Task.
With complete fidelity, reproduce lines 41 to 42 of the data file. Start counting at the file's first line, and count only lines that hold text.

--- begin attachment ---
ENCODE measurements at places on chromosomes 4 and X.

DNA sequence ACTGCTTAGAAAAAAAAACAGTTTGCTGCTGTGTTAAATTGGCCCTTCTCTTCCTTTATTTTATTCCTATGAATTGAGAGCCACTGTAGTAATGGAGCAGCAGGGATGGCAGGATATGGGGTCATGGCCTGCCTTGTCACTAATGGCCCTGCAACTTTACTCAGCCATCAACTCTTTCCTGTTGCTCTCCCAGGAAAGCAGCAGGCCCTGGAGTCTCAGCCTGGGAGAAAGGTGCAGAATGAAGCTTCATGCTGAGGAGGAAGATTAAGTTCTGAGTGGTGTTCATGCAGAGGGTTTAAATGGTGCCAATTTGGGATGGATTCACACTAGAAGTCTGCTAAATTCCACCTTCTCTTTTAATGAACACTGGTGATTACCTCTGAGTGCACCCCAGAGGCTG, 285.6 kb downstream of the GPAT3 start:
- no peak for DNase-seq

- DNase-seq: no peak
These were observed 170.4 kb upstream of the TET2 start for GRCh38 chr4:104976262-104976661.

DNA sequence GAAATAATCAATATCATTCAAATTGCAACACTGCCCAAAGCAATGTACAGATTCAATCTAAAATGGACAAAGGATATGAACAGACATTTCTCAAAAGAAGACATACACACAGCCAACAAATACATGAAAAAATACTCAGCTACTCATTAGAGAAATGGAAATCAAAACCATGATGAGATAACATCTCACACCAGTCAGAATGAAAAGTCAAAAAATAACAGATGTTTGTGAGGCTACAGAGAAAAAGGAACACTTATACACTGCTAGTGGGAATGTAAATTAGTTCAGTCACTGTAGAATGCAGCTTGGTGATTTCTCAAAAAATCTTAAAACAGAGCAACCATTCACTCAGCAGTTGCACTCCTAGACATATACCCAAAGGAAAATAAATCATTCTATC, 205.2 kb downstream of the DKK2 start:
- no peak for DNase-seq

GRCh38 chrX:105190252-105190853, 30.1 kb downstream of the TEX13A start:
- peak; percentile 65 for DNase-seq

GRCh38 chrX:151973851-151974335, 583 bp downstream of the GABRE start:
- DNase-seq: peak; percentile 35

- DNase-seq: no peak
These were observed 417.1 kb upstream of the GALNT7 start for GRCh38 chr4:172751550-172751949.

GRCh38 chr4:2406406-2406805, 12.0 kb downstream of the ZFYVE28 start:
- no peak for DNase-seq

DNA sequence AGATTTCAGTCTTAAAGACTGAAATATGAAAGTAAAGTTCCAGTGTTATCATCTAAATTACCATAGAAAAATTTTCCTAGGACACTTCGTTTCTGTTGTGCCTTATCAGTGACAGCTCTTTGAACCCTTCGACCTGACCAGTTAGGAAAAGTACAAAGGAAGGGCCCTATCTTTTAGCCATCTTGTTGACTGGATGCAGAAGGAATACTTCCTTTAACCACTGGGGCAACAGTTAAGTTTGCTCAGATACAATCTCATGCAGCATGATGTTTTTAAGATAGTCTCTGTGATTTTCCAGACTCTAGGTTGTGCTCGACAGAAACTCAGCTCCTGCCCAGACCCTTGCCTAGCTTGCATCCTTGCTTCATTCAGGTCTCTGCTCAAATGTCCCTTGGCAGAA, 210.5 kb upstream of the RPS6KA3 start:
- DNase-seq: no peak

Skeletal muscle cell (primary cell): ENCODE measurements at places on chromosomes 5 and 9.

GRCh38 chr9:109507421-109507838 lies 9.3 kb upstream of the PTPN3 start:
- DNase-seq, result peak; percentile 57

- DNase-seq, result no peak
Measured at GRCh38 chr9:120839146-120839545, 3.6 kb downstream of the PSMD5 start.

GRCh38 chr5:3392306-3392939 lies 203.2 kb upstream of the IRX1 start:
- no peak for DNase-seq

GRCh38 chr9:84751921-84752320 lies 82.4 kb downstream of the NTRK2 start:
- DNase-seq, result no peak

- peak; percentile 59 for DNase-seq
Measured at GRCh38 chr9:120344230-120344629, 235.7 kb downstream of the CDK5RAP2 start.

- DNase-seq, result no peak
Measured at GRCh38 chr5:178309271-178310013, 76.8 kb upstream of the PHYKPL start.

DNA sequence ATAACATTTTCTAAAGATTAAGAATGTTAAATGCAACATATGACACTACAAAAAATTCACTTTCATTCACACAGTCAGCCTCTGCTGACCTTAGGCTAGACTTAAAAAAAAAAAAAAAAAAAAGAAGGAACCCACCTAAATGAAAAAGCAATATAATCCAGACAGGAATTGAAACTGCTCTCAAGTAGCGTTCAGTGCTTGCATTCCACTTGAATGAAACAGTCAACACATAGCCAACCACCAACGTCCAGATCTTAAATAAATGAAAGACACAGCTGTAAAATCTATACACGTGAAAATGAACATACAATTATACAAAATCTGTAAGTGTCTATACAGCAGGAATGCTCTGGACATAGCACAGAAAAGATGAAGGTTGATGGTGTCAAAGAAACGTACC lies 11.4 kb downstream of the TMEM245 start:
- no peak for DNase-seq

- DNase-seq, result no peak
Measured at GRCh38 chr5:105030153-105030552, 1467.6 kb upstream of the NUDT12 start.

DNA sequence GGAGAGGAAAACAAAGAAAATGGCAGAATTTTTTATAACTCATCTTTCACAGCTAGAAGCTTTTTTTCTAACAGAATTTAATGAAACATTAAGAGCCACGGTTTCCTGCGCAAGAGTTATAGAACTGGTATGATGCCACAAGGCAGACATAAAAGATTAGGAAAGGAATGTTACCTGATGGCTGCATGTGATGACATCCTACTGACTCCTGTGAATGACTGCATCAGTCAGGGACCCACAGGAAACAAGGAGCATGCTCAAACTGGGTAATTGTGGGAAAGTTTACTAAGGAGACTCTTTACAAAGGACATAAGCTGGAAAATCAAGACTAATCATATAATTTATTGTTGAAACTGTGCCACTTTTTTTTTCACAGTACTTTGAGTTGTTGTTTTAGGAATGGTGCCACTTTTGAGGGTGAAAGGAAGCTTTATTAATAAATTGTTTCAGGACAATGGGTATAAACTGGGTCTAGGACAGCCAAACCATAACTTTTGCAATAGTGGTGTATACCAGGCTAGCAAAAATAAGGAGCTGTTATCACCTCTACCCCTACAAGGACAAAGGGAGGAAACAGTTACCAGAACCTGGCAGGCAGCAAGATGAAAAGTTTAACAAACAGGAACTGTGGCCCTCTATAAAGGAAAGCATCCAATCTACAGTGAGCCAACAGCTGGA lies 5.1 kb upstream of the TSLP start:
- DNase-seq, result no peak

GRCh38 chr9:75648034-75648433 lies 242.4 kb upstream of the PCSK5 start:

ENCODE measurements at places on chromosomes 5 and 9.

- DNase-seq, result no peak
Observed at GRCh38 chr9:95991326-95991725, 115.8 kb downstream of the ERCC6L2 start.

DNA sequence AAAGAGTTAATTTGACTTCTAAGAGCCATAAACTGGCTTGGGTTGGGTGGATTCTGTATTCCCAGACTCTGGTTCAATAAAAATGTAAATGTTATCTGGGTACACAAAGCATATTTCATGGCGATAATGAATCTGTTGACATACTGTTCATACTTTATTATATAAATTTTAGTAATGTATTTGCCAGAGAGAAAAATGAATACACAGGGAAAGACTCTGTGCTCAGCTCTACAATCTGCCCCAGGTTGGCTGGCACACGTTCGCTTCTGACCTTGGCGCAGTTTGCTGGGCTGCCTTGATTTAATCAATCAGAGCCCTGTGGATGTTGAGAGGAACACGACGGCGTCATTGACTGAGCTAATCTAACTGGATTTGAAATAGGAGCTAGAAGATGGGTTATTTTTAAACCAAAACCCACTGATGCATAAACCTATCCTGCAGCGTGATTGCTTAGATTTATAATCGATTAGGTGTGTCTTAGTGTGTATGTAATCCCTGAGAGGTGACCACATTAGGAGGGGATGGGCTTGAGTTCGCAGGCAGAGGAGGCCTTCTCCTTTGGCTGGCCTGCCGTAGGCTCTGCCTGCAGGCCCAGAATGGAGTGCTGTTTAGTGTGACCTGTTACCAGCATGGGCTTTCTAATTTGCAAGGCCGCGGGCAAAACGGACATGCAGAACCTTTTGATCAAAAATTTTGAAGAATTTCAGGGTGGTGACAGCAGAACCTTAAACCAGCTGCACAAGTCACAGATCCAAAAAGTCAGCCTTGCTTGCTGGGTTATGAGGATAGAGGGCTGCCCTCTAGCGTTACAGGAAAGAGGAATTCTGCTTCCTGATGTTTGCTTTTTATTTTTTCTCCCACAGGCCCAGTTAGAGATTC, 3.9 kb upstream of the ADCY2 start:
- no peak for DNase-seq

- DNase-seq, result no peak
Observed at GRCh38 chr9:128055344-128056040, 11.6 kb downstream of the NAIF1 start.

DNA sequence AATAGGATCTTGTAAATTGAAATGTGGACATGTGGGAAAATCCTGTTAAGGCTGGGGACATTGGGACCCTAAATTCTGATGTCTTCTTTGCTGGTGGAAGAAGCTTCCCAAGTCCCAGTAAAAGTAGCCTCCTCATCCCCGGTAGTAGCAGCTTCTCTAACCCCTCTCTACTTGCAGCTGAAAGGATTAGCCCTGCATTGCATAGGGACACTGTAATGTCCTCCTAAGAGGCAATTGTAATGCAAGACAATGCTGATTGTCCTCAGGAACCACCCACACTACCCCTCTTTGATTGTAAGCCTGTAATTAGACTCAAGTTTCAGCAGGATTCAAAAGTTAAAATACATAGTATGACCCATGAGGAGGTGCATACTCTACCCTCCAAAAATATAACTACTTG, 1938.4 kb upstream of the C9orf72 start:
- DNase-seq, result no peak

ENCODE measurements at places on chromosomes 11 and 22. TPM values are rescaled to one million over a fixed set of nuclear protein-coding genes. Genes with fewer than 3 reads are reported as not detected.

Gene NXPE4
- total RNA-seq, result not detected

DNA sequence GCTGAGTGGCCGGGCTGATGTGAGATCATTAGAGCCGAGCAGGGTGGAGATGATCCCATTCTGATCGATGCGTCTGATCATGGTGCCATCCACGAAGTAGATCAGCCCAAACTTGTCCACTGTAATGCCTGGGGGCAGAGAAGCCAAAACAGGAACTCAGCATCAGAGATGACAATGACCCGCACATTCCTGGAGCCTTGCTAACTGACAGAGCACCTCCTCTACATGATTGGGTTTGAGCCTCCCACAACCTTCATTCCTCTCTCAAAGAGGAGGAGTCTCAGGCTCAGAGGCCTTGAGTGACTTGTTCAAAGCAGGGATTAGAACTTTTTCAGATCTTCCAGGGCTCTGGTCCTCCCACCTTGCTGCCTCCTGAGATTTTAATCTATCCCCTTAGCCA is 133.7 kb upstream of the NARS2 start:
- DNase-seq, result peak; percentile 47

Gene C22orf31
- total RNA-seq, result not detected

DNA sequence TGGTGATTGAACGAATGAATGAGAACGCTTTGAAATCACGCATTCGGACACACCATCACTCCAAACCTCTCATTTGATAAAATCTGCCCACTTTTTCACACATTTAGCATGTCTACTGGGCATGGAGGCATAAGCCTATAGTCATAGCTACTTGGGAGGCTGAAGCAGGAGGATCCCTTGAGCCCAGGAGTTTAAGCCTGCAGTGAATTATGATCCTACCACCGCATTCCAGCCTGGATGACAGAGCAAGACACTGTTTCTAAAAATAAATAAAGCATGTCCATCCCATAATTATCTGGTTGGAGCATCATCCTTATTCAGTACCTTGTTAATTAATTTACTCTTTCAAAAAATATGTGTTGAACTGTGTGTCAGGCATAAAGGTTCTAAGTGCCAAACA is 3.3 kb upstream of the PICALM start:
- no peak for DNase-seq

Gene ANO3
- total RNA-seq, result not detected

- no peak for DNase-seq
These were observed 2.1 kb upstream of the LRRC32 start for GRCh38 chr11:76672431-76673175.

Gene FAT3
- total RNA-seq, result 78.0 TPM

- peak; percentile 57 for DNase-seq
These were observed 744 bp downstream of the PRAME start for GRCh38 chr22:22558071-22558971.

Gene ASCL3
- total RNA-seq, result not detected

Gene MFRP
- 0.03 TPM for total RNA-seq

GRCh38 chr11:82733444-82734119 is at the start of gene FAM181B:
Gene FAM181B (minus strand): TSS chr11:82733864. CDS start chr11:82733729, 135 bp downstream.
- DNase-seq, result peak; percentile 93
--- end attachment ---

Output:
DNA sequence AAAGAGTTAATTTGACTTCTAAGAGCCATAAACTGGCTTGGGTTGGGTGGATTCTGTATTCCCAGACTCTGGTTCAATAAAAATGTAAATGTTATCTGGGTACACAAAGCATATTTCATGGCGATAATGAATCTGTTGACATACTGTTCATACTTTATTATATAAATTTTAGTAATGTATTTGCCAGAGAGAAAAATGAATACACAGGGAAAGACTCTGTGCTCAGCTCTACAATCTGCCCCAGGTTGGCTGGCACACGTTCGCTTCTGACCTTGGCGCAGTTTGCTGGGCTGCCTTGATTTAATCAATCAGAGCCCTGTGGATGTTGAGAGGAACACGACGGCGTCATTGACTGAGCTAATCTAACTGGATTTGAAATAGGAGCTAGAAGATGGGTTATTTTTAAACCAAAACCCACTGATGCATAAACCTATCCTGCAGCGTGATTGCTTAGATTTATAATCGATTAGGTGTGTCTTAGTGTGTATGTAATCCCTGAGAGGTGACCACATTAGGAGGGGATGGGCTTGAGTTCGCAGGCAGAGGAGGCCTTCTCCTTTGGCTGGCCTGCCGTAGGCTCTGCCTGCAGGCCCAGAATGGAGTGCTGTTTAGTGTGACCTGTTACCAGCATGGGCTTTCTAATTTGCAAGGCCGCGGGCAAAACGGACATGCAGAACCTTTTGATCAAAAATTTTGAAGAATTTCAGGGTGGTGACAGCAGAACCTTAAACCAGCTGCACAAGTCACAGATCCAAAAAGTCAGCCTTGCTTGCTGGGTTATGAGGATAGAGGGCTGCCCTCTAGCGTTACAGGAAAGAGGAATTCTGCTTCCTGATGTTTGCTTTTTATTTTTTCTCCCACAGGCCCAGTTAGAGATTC, 3.9 kb upstream of the ADCY2 start:
- no peak for DNase-seq